Fantasies are compelling, and marketing fantasies is evidently a huge business. Look at the curvaceous females appearing in Viagra ads on TV. No imagination necessary for that one. Take a pill and get naked. What could be easier?

Nothing, of course, until you start thinking about all the backpacking equipment and bicycle gear REI is selling to customers who wake up each morning stiff (in all the wrong places) from arthritis or burdened by fat and deteriorating joints. Or, what about those women in the tantalizing teddies who hopped into bed and discovered that Viagra isn’t a universal solution because the problem is not always blood flow?

Suppose that, after all is said and done, your partner finds you a cold fish, or maybe his body has quit producing testosterone and he’s the cold fish? Your two ounces of see-through polyester is now a useless purchase, just as the $200 hiking boots are for some of my fellow septuagenarians. You don’t need them if most of your wilderness experiences amount to rolling the garbage barrel down to the curb once a week.

The most enduring fantasy is that you can kill death. As one of my friends put it, “Massive amounts are being spent selling products that will make you live longer, hump longer and let you check your Facebook pages at the same time.”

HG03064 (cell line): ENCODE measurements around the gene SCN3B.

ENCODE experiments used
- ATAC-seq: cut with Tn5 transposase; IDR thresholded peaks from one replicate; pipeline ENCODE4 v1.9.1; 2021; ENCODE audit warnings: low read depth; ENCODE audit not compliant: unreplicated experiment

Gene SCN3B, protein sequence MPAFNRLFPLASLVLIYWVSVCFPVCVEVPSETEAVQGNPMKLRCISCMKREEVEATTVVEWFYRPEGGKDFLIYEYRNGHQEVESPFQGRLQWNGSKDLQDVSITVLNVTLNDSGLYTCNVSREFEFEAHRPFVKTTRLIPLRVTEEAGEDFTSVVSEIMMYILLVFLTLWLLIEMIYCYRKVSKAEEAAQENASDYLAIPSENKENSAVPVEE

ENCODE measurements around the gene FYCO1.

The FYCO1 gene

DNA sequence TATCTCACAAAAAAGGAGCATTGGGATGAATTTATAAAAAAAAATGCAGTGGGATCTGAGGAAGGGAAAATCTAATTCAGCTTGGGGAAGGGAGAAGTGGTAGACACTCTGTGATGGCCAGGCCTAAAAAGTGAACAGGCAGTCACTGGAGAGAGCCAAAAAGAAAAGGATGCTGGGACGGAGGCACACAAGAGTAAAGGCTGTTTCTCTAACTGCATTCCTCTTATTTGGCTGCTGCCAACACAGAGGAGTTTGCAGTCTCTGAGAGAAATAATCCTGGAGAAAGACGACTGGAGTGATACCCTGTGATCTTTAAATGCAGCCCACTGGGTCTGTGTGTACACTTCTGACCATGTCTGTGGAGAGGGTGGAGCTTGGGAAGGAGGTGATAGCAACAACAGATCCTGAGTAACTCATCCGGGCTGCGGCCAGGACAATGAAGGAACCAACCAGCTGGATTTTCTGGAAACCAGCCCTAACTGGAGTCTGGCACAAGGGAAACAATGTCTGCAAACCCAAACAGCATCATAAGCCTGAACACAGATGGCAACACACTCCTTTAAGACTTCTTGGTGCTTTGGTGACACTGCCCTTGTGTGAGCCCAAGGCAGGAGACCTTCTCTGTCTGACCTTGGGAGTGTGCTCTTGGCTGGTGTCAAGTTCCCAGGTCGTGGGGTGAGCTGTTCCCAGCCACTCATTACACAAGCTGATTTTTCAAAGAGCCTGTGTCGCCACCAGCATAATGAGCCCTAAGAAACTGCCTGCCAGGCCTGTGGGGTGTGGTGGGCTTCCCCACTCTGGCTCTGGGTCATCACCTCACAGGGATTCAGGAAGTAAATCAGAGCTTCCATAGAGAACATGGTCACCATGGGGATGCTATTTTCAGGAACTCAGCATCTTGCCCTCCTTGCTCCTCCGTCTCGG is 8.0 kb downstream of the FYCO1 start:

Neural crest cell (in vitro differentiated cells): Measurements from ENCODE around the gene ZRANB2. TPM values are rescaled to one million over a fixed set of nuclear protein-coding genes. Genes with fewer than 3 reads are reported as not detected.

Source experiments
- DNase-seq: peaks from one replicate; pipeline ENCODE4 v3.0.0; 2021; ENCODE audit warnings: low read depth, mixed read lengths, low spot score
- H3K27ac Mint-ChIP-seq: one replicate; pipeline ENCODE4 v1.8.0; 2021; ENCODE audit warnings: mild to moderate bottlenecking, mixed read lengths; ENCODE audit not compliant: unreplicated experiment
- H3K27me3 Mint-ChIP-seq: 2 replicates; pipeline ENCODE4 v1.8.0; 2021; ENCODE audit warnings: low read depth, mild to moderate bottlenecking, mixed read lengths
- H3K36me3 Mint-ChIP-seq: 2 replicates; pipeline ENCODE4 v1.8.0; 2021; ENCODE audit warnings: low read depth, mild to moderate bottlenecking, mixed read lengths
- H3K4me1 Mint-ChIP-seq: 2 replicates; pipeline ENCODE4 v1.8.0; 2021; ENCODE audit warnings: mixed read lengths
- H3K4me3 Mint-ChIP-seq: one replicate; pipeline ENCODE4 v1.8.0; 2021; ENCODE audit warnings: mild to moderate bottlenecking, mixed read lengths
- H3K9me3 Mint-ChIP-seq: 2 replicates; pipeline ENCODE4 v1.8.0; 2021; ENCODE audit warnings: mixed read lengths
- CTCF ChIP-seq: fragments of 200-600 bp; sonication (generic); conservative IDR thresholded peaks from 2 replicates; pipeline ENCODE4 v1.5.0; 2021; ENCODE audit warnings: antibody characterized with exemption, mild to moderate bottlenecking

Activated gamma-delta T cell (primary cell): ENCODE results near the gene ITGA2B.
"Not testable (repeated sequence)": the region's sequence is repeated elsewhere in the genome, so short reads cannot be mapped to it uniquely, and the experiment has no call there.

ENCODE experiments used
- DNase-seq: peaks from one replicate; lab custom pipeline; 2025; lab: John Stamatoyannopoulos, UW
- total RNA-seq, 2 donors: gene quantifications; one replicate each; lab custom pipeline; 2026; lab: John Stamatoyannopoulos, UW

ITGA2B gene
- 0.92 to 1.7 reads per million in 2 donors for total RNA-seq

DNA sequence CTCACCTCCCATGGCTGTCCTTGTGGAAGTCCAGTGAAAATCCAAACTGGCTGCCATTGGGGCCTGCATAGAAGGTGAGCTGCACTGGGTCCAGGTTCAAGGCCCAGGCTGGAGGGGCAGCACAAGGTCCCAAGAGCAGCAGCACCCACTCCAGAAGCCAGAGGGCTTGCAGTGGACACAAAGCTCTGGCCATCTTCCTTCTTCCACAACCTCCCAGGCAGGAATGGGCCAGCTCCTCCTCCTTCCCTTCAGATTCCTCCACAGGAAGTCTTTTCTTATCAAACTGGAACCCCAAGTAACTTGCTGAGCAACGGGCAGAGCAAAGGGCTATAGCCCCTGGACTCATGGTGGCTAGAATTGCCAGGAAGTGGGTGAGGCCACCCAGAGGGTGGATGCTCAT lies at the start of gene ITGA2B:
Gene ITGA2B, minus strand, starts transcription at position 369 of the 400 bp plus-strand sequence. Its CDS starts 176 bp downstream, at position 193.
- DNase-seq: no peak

If we look at the billions spent each year on unproven health supplements, we can say that the world of fantasies is a wonderful business model for the desperate, uncritical consumer.

Are all of these people dumb? Is it an education issue? How ignorant do you have to be to fall for all the supplement nonsense? I once stayed overnight in a townhouse owned by two lawyers, husband and wife each earning millions a year. In the medicine cabinet I discovered every nonsense cure from Echinacea to “cure” the common cold to capsules allegedly filled with fish oil to strengthen bones and joints.

I don’t think the snake oil appeal has anything to do with education. It has more to do with a fear of death and the fantastic belief that we can all remain vibrant, virile and healthy well into old age.

And maybe, after we spend enough money monitoring our fitness on a wrist watch, we will actually live forever, just like email. But I wouldn’t count on it. Remember, all hard drives die eventually.

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The pastel desert

Saguaro Natl Park looking West

 

Saguaro Monument West, looking west.